Henry had just arrived in San Francisco…
It was rough and expensive. The question for Henry at this point was what to do. He had planned to go to the gold fields and make his fortune. However, he could not afford the tools for gold panning. Remember that a shovel was $15-$25, a tin pan was $20, a pair of boots was at least $40, and Henry only had $6 dollars when he arrived. Henry was not dumb. Having experienced the hardships of getting to California and, on landing seeing the price of food and land. Henry realized that if he were going to make his fortune it would not be by panning for gold.
On Henry’s first day in San Francisco, he left the ship and set out to find a job. “I asks a man where is a butcher shop,” he later stated. The man pointed to a shack on a hill near where California and Kearney Streets are today. “I finds a man sitting on a box in front of a lean- to. Flies were buzzing around him. He was reading a newspaper, which had come on the boat. He took no notice of me, so I coughed. When he looked over the top of the papers I says, “I just come on the boat; I am a butcher and wants a job.” He refused Henry, and Henry moved on. Later that day he took a job washing dishes. He had his start.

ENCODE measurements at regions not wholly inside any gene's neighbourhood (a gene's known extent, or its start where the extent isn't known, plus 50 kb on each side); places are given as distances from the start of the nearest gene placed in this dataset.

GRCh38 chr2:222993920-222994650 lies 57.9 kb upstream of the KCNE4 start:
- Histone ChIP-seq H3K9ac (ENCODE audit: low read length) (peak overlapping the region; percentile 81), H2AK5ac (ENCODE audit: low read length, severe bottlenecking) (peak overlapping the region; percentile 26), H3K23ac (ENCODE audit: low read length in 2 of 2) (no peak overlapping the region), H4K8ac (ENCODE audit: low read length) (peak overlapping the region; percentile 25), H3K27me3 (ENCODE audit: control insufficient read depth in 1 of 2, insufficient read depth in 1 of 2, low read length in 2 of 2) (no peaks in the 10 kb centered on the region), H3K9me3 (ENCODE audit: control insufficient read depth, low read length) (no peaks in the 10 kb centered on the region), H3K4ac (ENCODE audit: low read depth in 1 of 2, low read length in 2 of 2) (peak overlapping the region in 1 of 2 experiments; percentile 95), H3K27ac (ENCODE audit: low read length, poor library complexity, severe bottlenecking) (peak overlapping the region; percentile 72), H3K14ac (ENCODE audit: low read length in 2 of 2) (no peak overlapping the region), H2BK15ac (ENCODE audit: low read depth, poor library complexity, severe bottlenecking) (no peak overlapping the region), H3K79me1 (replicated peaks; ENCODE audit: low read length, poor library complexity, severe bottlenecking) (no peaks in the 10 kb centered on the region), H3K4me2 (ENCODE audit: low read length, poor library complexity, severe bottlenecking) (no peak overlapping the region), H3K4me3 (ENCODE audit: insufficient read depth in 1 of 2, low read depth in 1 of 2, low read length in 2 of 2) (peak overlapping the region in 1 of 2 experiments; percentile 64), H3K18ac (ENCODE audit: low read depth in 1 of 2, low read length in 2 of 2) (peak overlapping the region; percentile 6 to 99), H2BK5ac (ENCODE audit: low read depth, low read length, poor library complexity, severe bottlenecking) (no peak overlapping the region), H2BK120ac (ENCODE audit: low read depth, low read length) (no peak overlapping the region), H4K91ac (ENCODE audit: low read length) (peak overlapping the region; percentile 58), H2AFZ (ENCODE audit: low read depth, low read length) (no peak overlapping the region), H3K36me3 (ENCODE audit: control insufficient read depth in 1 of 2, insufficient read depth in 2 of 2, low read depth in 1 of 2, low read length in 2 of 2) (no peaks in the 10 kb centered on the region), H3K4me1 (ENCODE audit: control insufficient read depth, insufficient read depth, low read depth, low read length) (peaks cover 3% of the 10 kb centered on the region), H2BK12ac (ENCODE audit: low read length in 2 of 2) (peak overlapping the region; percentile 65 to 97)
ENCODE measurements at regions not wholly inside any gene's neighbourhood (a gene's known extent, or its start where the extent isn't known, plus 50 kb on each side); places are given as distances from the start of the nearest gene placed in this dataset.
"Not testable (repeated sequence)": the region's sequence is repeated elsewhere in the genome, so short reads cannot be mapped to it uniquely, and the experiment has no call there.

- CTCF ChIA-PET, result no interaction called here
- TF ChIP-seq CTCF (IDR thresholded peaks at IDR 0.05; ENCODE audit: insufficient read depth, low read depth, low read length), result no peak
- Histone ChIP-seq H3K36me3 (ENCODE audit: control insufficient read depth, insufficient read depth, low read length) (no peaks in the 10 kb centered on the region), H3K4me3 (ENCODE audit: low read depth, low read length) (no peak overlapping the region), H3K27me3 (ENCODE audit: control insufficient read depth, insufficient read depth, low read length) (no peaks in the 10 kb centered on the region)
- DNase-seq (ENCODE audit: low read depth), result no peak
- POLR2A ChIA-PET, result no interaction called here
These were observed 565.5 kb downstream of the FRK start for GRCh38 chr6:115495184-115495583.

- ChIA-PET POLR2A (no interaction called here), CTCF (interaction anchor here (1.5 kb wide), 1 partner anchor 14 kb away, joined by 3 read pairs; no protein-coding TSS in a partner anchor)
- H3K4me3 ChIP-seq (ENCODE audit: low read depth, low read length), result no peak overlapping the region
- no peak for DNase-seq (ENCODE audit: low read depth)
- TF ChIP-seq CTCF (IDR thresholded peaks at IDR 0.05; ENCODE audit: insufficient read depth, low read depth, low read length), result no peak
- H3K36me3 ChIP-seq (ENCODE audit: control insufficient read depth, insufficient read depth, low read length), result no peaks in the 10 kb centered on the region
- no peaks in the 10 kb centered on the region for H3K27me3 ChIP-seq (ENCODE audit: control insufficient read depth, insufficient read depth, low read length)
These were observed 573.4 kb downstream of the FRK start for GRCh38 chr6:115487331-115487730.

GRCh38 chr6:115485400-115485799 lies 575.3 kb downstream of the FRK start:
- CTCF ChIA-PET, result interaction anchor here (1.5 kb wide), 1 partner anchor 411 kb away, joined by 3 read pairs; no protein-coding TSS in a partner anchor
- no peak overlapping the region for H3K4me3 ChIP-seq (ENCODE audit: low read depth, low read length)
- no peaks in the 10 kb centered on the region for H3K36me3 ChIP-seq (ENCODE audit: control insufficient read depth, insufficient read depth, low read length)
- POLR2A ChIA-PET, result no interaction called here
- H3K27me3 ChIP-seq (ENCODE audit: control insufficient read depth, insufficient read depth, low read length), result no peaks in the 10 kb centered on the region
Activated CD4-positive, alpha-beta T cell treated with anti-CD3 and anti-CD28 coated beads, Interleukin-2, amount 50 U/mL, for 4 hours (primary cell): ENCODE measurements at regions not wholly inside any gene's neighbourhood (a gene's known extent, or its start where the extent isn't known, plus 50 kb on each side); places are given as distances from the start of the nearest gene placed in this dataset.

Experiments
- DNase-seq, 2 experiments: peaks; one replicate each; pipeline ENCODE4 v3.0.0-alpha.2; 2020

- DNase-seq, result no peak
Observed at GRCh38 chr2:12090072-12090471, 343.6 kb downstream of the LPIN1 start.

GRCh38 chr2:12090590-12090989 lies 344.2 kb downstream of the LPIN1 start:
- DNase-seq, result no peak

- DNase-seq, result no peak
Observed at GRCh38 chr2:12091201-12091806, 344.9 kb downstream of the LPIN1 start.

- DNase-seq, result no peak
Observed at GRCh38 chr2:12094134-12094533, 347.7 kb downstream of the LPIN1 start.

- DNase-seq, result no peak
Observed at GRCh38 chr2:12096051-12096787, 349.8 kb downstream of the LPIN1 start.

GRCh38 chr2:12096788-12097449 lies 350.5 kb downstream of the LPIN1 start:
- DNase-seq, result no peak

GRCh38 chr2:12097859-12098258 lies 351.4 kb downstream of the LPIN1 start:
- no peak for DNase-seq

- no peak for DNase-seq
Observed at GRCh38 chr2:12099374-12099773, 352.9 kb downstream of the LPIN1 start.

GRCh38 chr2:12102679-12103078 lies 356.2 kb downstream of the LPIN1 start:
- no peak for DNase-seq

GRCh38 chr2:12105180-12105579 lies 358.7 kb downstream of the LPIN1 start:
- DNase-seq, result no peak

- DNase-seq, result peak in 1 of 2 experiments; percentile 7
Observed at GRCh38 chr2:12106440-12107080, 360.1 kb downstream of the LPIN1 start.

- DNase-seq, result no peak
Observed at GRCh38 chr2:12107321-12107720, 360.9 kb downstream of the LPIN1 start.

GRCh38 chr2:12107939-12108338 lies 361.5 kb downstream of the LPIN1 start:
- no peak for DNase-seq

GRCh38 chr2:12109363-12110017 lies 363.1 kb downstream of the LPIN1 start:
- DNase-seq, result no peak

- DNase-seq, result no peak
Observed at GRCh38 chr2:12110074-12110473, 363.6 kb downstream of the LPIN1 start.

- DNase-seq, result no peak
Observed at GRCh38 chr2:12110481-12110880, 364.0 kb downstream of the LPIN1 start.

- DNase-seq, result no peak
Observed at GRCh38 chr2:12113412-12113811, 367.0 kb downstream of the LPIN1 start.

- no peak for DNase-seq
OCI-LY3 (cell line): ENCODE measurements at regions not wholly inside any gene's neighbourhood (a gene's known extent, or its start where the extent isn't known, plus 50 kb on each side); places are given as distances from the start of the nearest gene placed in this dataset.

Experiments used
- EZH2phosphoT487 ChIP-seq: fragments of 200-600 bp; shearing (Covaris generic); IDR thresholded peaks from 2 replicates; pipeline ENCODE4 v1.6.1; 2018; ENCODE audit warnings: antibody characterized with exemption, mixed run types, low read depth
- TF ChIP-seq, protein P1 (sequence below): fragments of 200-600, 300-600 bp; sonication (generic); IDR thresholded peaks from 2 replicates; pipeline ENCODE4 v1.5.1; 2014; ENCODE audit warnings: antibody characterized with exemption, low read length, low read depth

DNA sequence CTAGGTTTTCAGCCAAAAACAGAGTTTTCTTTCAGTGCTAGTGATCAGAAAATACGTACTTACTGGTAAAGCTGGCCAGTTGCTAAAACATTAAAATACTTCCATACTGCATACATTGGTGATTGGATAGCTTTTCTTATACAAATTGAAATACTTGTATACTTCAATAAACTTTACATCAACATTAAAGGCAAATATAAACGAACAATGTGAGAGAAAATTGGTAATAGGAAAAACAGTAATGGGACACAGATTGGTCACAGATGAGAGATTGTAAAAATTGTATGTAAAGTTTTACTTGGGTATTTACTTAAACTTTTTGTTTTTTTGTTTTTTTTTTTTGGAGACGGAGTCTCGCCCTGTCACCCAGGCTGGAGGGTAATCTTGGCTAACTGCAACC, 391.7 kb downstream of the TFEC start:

Henry did not wash dishes very long, and he soon knew the city. He met a man named Edward Barron, who had a butcher shop at the head of Dupont Street (Grant Avenue today). Henry was immediately employed butchering sheep for Barron. He again worked for small wages, as he had in New York, and, to save the price of a room, he slept behind the slaughterhouse. He did his own cooking from the scraps. On occasion, he would splurge and eat at a Chinese restaurant. There, he could get a steak, potato and a cup of coffee for a dollar.